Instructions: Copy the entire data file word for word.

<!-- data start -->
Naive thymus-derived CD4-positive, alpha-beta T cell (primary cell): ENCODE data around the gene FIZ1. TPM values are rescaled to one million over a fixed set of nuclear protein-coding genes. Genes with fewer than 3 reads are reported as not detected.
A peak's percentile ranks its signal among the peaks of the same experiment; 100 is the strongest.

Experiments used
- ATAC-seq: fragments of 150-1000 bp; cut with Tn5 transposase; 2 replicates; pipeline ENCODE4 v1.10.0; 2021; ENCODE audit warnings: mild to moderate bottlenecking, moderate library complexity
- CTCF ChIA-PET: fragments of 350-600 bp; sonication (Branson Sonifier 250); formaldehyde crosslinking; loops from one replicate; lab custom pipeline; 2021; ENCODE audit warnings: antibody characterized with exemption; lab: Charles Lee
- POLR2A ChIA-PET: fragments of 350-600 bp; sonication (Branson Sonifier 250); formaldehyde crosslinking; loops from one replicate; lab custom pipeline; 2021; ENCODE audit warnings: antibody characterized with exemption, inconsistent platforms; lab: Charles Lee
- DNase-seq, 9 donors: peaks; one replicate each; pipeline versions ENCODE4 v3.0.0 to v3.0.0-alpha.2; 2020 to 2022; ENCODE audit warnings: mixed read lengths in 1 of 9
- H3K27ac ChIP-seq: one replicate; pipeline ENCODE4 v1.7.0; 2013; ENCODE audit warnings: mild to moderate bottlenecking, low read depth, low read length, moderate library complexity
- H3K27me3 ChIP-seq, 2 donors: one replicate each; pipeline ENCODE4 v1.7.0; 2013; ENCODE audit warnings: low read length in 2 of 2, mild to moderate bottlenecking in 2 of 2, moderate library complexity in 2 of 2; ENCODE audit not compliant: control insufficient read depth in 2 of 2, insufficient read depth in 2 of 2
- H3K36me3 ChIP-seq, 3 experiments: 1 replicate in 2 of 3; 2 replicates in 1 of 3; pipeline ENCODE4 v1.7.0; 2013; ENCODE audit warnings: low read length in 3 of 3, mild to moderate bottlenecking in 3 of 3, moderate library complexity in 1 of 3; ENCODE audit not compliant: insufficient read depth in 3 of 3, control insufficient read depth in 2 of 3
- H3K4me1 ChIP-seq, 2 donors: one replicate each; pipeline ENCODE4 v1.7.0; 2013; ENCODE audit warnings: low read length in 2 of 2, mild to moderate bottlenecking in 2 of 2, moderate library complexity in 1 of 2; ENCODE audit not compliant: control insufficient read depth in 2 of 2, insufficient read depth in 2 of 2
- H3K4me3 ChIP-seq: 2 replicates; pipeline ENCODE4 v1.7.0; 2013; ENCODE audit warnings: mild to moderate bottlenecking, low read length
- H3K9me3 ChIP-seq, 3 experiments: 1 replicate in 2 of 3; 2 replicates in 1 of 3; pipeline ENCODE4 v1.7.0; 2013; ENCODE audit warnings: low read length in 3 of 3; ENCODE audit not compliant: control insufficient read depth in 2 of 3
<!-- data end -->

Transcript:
Naive thymus-derived CD4-positive, alpha-beta T cell (primary cell): ENCODE data around the gene FIZ1. TPM values are rescaled to one million over a fixed set of nuclear protein-coding genes. Genes with fewer than 3 reads are reported as not detected.
A peak's percentile ranks its signal among the peaks of the same experiment; 100 is the strongest.

Experiments used
- ATAC-seq: fragments of 150-1000 bp; cut with Tn5 transposase; 2 replicates; pipeline ENCODE4 v1.10.0; 2021; ENCODE audit warnings: mild to moderate bottlenecking, moderate library complexity
- CTCF ChIA-PET: fragments of 350-600 bp; sonication (Branson Sonifier 250); formaldehyde crosslinking; loops from one replicate; lab custom pipeline; 2021; ENCODE audit warnings: antibody characterized with exemption; lab: Charles Lee
- POLR2A ChIA-PET: fragments of 350-600 bp; sonication (Branson Sonifier 250); formaldehyde crosslinking; loops from one replicate; lab custom pipeline; 2021; ENCODE audit warnings: antibody characterized with exemption, inconsistent platforms; lab: Charles Lee
- DNase-seq, 9 donors: peaks; one replicate each; pipeline versions ENCODE4 v3.0.0 to v3.0.0-alpha.2; 2020 to 2022; ENCODE audit warnings: mixed read lengths in 1 of 9
- H3K27ac ChIP-seq: one replicate; pipeline ENCODE4 v1.7.0; 2013; ENCODE audit warnings: mild to moderate bottlenecking, low read depth, low read length, moderate library complexity
- H3K27me3 ChIP-seq, 2 donors: one replicate each; pipeline ENCODE4 v1.7.0; 2013; ENCODE audit warnings: low read length in 2 of 2, mild to moderate bottlenecking in 2 of 2, moderate library complexity in 2 of 2; ENCODE audit not compliant: control insufficient read depth in 2 of 2, insufficient read depth in 2 of 2
- H3K36me3 ChIP-seq, 3 experiments: 1 replicate in 2 of 3; 2 replicates in 1 of 3; pipeline ENCODE4 v1.7.0; 2013; ENCODE audit warnings: low read length in 3 of 3, mild to moderate bottlenecking in 3 of 3, moderate library complexity in 1 of 3; ENCODE audit not compliant: insufficient read depth in 3 of 3, control insufficient read depth in 2 of 3
- H3K4me1 ChIP-seq, 2 donors: one replicate each; pipeline ENCODE4 v1.7.0; 2013; ENCODE audit warnings: low read length in 2 of 2, mild to moderate bottlenecking in 2 of 2, moderate library complexity in 1 of 2; ENCODE audit not compliant: control insufficient read depth in 2 of 2, insufficient read depth in 2 of 2
- H3K4me3 ChIP-seq: 2 replicates; pipeline ENCODE4 v1.7.0; 2013; ENCODE audit warnings: mild to moderate bottlenecking, low read length
- H3K9me3 ChIP-seq, 3 experiments: 1 replicate in 2 of 3; 2 replicates in 1 of 3; pipeline ENCODE4 v1.7.0; 2013; ENCODE audit warnings: low read length in 3 of 3; ENCODE audit not compliant: control insufficient read depth in 2 of 3